The tater trots for July 29: a walkoff from Anthony Rizzo and Carlos Gomez continues to fly around the bases.
It may have been a fun weekend for some baseball fans out there - Hanley Ramirez's go-ahead blast for the Dodgers, Ike Davis's three home runs on Saturday, another blast from Adam Dunn - but I can't help but focus on the horrific Nationals/Brewers game I was at yesterday. Francisco Rodriguez ruins an eighth-inning four run lead, John Axford blows two different leads, back-to-back home runs from Norichika Aoki and Carlos Gomez are wasted... and the worst thing is, this is routine these days for the Brewers. Not a lot of fun to be at a game like that.
The tater trots for June 26: Melk Man, Lopez and A-Rod tie it up, and Bourn's quick trot.
The Tater Trot Tracker has been out of a commission these last couple of days, as I enter this strange combination of preparing for a move and going on vacation. That means trot updates might be spotty over the next week or so. No need to worry, though. I am still tracking the times when I have a chance, so I'm mostly caught up. For example, I haven't tracked any times slower than Paul Maholm's 26.39 second trot on Saturday, or anything faster than today's speediest trot from Michael Bourn (though the 19.42 second trot from Peter Bourjos that was hampered by the runner in front of him was pretty impressive).
Aroldis Chapman allowed an earned run, but it didn't happen the way we expected it would.
Last night, Aroldis Chapman allowed an earned run, after 29 innings of allowing no earned runs and striking out almost every other batter he faced. This was a stimulus that caused at least three responses. First, and maybe most obviously, it made the Reds lose to a team only two games behind them.*
A review of the call at home plate by Jerry Meals to end the Pirates-Braves game.
Last night the Braves and Pirates played 19 innings. The game ended on a ground ball by Scott Proctor to Pedro Alvarez at third base. Julio Lugo broke from third base in attempt to score, and the throw from Alvarez to catcher Michael McKenry easily beat Lugo to home plate. McKenry attempted a swipe tag of Lugo's leg as he slid toward the plate. Home plate umpire Jerry Meals called Lugo safe with the winning run for the Braves, at which point Lugo quickly made a second effort to touch the plate. The Pirates and a great portion of baseball fans still awake at that hour were incensed with Meals' call, and the Braves celebrated.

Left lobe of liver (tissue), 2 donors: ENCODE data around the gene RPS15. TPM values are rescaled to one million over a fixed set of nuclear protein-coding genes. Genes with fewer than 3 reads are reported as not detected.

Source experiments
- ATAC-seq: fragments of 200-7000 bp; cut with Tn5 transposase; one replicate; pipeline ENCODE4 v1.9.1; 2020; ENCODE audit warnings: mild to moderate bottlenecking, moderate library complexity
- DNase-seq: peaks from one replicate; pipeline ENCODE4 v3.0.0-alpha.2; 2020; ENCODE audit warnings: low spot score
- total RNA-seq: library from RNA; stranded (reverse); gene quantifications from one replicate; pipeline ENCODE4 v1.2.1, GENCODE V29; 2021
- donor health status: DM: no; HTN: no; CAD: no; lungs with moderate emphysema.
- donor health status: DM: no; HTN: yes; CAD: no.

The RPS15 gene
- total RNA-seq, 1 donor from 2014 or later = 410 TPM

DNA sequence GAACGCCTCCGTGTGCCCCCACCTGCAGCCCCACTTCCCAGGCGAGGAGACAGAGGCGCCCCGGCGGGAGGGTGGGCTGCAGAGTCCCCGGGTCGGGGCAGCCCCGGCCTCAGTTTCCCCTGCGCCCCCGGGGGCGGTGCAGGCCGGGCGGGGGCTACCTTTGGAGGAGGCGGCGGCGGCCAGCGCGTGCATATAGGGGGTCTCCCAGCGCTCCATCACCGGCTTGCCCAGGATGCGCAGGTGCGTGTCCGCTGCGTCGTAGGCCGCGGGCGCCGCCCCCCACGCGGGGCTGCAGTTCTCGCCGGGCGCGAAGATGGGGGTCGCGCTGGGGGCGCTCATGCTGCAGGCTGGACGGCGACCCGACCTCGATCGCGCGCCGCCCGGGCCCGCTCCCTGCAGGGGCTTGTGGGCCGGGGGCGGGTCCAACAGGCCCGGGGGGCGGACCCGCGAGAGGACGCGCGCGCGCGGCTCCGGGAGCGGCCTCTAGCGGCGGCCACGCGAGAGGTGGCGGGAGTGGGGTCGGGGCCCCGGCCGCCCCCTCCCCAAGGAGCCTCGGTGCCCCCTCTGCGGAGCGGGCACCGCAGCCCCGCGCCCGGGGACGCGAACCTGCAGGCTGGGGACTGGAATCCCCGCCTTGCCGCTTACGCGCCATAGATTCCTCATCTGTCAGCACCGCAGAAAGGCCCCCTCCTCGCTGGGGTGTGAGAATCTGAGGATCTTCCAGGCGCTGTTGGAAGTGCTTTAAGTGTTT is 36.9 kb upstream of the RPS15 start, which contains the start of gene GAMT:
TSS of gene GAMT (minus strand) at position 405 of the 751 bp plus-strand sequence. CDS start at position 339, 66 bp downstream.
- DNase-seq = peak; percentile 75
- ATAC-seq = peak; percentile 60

The senior circuit's collection of talent on the rise, and the chances of each prospect to become his organization's best.
Prospecting is all about the future, so let's look deep into the coming year and try to figure out who might be topping next year's prospect lists in their respective organizations, as well as who could be moving up, down, or even out, beginning today with the National League. The American League version is here.
The top 15 organizations of prospectdom, with the reasons why they are where they are, and why they might move down.
1. Oakland Athletics
Last Year's Ranking: 2
Why They Might Be Better Than This: Their Triple-A rotation, led by Trevor Cahill and Brett Anderson, could be better than some big-league rotations; Michael Ynoa is the best Latin American prospect of the decade; 2008 draftees Jemile Weeks and Rashun Dixon bring much-needed tools to an advanced group of hitters.
Why They Might Be Worse: Ynoa has yet to pitch in a pro game; expected to be the fifth starter, lefty Gio Gonzalez might fit better in the bullpen; there is plenty of debate among scouts concerning the ceilings of hitters like Aaron Cunningham and Sean Doolittle.
Outlook For 2010: Could depend as much on how well the big-league team does during the first half of the season as anything else, as the second half is either spent gunning for a post-season spot or the beginning of a rebuilding mode, which could mean that a number of players will lose their prospect status going into 2010.
With prospects from both sides of the Pacific, there's more than just location that makes this league a baseball paradise.
Hawaii Winter Baseball returns for its second season since a near decade-long slumber. The league is doing an excellent job in filling a massive hole in the player development process, being the only offseason league to offer playing time to those not quite advanced enough for the Arizona Fall League or various Latin American winter circuits. Last year's season was a big hit, with plenty of participants already making contributions in the big leagues, notably pitchers Joba Chamberlain of the Yankees, and Marlins right-hander